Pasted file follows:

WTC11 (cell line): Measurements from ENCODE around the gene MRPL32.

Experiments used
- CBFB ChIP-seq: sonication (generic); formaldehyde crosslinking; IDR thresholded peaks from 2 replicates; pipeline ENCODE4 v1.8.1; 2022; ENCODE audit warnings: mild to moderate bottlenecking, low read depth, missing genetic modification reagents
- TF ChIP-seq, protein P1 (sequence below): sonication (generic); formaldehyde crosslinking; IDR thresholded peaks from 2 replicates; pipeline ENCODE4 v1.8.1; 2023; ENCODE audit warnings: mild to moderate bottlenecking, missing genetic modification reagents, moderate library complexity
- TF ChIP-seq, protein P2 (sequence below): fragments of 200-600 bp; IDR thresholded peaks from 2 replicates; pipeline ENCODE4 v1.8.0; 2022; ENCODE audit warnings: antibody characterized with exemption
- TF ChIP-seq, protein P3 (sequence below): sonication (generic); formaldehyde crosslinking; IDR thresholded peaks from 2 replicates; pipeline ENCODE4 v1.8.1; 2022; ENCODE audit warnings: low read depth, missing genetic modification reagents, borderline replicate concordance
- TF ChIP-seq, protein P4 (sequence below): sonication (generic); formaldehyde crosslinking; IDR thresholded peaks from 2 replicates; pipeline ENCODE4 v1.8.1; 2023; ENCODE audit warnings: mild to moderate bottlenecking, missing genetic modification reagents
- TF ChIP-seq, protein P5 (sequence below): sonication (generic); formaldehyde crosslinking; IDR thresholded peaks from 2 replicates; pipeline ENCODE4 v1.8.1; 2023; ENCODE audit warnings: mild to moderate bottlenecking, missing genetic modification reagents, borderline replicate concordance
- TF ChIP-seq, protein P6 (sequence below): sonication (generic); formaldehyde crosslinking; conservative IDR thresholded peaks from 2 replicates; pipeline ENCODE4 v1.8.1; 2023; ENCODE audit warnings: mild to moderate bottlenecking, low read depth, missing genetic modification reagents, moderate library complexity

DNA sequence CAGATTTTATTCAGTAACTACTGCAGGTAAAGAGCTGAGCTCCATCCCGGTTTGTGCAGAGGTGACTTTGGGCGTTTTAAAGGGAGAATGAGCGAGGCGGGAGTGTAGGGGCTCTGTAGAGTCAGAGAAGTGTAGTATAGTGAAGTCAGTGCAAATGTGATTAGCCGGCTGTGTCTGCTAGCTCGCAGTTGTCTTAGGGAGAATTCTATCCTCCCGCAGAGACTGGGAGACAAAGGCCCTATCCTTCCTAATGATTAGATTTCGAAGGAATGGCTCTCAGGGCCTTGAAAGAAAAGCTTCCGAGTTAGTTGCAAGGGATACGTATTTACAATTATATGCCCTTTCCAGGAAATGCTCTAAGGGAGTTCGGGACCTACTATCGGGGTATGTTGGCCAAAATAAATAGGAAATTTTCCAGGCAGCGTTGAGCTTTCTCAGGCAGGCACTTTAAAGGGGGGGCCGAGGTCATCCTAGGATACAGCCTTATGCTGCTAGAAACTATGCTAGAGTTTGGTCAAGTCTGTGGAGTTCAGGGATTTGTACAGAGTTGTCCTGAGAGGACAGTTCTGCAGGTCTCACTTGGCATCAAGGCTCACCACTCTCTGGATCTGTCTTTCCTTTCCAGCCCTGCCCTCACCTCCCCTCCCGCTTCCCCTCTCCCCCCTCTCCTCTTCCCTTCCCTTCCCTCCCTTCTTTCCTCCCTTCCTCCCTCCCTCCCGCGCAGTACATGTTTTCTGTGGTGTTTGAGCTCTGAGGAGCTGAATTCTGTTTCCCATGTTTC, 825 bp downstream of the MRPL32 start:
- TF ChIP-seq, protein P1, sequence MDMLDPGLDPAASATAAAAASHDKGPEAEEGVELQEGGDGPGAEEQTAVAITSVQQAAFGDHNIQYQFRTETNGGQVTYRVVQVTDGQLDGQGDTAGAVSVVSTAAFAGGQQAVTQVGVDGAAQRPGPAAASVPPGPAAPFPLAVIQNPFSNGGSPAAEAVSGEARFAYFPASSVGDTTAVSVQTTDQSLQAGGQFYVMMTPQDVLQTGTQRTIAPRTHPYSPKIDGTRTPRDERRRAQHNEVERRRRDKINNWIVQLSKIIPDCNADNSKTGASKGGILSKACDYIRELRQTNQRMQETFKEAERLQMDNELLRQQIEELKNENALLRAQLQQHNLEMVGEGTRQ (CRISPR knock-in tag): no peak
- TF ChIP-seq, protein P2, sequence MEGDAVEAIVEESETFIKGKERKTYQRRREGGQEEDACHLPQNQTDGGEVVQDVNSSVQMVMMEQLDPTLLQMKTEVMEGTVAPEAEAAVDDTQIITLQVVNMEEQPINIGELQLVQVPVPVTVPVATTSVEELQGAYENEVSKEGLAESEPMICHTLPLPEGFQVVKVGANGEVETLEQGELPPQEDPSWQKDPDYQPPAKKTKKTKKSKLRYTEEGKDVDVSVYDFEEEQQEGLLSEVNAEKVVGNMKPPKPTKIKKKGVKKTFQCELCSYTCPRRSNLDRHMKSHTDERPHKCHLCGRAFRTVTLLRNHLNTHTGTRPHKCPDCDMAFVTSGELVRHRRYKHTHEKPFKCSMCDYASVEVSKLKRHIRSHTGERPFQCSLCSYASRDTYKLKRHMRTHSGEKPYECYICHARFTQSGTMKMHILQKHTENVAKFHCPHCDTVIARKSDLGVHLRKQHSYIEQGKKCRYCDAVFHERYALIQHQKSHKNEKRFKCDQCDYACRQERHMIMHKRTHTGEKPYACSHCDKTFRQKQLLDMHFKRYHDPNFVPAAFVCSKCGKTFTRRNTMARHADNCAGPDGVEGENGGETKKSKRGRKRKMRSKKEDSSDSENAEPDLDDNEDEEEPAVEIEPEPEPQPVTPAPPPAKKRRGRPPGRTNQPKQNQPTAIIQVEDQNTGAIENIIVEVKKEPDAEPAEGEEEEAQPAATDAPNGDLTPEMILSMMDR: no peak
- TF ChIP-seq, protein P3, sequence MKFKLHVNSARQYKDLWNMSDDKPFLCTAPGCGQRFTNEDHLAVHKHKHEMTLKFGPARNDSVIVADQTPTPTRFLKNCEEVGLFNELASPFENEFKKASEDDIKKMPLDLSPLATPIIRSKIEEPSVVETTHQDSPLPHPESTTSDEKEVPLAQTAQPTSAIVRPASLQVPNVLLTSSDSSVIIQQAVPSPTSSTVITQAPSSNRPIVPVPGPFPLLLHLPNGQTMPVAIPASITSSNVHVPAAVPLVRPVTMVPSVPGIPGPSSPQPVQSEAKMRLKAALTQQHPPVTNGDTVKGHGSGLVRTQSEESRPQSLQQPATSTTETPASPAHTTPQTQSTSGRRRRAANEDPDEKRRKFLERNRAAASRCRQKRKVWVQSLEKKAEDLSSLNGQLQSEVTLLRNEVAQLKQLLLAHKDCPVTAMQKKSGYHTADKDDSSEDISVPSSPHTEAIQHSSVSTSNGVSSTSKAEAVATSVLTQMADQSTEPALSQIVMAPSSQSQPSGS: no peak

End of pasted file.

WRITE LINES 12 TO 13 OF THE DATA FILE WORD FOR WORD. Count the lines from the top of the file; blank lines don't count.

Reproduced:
- TF ChIP-seq, protein P2, sequence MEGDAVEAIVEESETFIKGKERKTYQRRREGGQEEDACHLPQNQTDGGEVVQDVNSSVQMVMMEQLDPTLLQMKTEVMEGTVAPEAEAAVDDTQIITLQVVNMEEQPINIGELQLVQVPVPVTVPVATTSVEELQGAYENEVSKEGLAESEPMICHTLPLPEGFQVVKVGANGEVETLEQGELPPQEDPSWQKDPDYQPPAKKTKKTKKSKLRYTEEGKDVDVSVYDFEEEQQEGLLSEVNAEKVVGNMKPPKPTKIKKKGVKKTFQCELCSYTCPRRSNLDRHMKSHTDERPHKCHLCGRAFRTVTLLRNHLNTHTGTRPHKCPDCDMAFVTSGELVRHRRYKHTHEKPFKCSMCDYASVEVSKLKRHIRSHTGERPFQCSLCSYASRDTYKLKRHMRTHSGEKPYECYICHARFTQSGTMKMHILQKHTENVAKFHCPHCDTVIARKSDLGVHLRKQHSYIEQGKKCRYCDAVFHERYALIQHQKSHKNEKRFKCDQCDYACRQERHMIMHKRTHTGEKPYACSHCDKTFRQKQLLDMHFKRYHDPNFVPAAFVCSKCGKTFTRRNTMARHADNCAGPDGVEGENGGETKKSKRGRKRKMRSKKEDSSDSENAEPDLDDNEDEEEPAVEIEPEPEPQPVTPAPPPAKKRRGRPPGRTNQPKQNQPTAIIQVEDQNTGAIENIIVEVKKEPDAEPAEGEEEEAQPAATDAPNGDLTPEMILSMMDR: no peak
- TF ChIP-seq, protein P3, sequence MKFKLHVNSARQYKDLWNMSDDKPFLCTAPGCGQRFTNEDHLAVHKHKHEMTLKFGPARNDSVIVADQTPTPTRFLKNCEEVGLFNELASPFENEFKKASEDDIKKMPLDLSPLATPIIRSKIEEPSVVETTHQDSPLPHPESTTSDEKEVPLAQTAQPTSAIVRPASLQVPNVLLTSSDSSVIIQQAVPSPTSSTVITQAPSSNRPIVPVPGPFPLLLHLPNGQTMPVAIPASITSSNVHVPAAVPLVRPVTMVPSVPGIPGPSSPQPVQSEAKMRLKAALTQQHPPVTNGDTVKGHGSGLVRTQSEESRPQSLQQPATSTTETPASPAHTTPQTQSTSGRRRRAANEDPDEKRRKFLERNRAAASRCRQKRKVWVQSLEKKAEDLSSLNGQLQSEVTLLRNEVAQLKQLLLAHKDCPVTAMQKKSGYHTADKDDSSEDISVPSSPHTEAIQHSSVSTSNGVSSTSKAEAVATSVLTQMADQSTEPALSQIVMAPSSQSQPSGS: no peak